Lately, a number of my friends have told me that they are considering getting some Viagra®. Not because they have "erectile dysfunction" — at least, not that they know of. But most of them have been married for many years and sex for them has become, well, somewhat predictable.
Getting the drug would be easy, even though it would be for a use for which it isn't supposed to be prescribed. Physicians are free to prescribe drugs for unapproved uses, subject only to potential liability for malpractice if the patient is injured. Yet, there have been reports of serious side effects. Most of my friends and their wives are sufficiently committed to one another that, if they decided for safety reasons not to take Viagra®, their marriages probably would go on much the same as before.
But what if their wives were much younger and/or the husbands even older? Or suppose the men weren't married but still dating. Viagra®, then, might be much more important for them. Without it, they might not be able to compete successfully in the sexual marketplace, particularly given the number of men using the drug.
People long have taken various substances to improve performance, from caffeine, nicotine and amphetamines for alertness and concentration, to steroids (American baseball home run king, Mark McGuire, acknowledged using a non-prescription, dietary supplement steroid), erythropoeitin and human growth factor for athletic ability. Until Viagra®, however, the primary legitimate medical technique for personal enhancement has been cosmetic surgery, comparatively expensive and uncomfortable.
Being relatively cheap, easy-to-use, and apparently highly effective, Viagra® ushers in a new era of widely available enhancement medicine. In its wake will be drugs that enhance our ability to think, which are being developed to treat Alzheimer's and other cognitive impairments but which, like Viagra®, will be demanded by "normal" people looking for a brain boost.
Still farther off, but not so far off that they can be ignored, are enhancement technologies that will grow out of the Human Genome Project, including new classes of drugs to enhance heritable traits, genetic selection of optimal embryos, and, ultimately, genetic engineering. Individuals with access to these technologies will gain significant, perhaps decisive advantages over others.
Who, then, will gain access to enhancement medicine and genetic engineering? It depends on how expensive they are and how much a person can afford. Like cosmetic surgery, expensive enhancements will be beyond most peoples' budgets. Even Viagra® is too costly for the poor. Health plans will refuse to cover enhancements, just as they exclude coverage for cosmetic medicine. Fearing to become embroiled in disputes over when an intervention is therapeutic or merely enhancing, many plans simply will throw up their hands and deny payment for whole classes of products, as illustrated by the refusal of many state Medicaid programs to pay for Viagra®.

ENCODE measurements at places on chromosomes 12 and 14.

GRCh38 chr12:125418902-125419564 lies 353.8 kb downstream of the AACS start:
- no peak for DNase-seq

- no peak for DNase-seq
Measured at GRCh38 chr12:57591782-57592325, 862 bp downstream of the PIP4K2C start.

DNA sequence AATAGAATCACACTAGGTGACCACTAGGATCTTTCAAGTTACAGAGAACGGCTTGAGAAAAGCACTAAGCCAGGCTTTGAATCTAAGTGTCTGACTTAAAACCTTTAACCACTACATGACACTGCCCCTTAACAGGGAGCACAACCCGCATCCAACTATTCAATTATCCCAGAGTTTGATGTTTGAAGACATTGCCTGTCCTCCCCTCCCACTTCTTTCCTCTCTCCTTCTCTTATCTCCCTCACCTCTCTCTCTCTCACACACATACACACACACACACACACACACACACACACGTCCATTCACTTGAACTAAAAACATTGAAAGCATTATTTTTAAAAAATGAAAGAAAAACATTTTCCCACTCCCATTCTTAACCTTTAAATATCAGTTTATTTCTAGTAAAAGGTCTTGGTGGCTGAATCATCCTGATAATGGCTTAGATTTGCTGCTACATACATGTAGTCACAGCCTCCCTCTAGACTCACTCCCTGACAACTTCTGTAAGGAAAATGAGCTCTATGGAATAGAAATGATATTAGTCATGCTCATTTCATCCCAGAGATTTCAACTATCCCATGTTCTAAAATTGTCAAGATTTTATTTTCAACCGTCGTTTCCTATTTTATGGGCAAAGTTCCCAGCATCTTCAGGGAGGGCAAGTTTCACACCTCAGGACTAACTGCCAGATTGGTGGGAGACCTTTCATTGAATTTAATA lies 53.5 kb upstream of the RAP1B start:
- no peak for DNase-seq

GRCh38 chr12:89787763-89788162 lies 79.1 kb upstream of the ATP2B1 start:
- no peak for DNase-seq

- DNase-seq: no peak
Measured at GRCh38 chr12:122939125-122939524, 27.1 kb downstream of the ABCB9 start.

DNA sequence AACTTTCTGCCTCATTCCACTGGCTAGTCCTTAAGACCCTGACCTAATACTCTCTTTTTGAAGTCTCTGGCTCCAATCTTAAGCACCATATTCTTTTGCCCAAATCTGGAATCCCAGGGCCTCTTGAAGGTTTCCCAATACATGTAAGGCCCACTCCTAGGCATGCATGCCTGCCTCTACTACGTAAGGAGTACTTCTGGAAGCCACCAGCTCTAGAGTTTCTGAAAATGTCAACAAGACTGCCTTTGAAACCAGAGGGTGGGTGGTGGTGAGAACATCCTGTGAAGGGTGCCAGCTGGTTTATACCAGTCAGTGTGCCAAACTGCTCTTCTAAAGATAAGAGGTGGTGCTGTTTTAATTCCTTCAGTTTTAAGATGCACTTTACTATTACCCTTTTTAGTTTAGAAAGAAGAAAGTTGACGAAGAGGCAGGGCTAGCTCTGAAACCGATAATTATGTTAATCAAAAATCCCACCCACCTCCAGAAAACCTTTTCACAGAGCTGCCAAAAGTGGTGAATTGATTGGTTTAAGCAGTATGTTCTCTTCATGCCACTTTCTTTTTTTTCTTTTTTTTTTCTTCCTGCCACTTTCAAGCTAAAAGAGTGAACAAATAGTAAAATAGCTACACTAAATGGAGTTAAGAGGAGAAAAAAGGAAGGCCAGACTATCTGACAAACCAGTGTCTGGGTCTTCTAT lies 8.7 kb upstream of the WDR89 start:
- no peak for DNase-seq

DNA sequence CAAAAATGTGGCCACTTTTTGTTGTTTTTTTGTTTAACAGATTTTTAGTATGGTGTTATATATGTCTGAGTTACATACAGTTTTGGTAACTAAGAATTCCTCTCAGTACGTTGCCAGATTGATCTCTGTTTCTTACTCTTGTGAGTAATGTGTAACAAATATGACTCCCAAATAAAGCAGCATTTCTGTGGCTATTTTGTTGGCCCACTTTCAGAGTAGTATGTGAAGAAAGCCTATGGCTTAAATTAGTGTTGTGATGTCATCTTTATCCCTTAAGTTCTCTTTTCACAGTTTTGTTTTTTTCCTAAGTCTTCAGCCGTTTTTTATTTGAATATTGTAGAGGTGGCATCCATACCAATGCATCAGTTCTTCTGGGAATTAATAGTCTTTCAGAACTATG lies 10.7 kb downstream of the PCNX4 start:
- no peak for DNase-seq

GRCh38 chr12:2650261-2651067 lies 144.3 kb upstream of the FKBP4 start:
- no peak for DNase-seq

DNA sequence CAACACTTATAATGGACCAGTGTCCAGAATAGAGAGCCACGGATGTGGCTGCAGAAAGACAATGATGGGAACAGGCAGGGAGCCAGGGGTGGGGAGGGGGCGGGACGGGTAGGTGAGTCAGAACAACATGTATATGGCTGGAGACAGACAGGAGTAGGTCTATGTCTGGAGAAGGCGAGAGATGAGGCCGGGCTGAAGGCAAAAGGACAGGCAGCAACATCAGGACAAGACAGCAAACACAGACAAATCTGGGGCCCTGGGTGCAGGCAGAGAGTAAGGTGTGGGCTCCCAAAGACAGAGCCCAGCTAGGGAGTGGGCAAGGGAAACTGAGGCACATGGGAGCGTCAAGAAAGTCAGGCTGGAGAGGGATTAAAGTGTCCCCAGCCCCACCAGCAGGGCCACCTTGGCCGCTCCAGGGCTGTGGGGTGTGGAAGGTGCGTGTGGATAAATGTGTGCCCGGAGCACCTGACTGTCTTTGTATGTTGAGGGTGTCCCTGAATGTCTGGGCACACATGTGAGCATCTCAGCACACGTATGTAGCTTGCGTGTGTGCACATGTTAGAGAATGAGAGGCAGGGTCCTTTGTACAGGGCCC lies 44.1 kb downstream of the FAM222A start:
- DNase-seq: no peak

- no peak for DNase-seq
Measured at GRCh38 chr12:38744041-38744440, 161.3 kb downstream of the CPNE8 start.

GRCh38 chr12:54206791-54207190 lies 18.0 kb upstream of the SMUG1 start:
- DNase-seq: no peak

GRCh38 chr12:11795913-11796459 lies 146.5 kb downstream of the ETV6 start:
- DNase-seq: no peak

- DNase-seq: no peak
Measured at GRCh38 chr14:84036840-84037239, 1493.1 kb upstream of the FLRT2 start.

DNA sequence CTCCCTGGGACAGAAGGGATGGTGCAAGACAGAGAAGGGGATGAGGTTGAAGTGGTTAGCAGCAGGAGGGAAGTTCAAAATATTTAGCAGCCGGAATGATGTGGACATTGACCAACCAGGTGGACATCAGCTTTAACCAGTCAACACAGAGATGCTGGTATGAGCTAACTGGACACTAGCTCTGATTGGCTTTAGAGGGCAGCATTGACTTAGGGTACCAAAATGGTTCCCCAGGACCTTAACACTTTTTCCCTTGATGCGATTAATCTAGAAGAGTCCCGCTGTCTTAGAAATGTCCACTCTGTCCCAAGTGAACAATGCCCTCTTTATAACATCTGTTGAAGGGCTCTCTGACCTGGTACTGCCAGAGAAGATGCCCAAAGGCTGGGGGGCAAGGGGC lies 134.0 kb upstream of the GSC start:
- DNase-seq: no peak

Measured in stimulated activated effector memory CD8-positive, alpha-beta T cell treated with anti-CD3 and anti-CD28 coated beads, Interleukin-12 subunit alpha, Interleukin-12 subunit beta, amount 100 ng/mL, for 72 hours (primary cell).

Plans that continue to cover only therapeutic uses will find themselves intruding even further into the patient-physician relationship and into their enrollees' private lives. (Imagine having to prove to a health insurer that you really do suffer from erectile dysfunction.) Similarly, most genetic technologies would probably not be covered, since they would be used not for curing a disease but for enhancing normal characteristics, such as raising I.Q.
This, in turn, will mean that only those individuals who are relatively well off will gain access to advantageous enhancements, thereby further cementing their economic and social well-being, and creating, in effect, a genetically-based caste system. In competitions for scarce social rewards, poorer people won't stand a chance.
There are no simple solutions. The cost of paying for even relatively inexpensive items or services to large numbers of people makes it unlikely that public or private health plans can afford to provide widespread access to enhancement medicine. Making enhancements illegal would spawn a massive black market. Banning research on enhancements is unrealistic, since no one will want to prevent the realization of so much therapeutic potential. Expecting physicians to limit patient access in the interests of society arguably misinterprets their proper professional role.
Can the Playing Field Be Leveled?
The most creative response would be to try to level the playing field so that individuals could not take advantage of their enhanced abilities in competitions with the unenhanced. But, as the difficulty of interdicting the use of performance-enhancing drugs in sports demonstrates, this would require an accurate method of detecting when someone was enhanced, along with a willingness to demand widespread blood or urine sampling, say, before negotiating a contract, taking a college entrance exam, or buying a major appliance or a new car.
Different techniques will need to be employed depending on the circumstances. Some enhancements, perhaps the kind of genetic manipulation that affects future offspring will be made illegal. The government will pay for some enhancements under its entitlement programs and will mandate coverage in some cases by private insurers. A lottery open to every adult could provide access to a package of genetic enhancements equal to what could be purchased on the open market. Courts will undo unfair deals between enhanced and unenhanced parties. Kids will be screened for enhancements before being allowed to take SATs. The important thing is to be alert to the threat that enhancement medicine represents to the principle of equal opportunity and the risk of unfairness that it creates in interpersonal transactions.
In the meantime, some of my friends are no doubt planning romantic evenings with their wives, as soon as they get back from the drug store.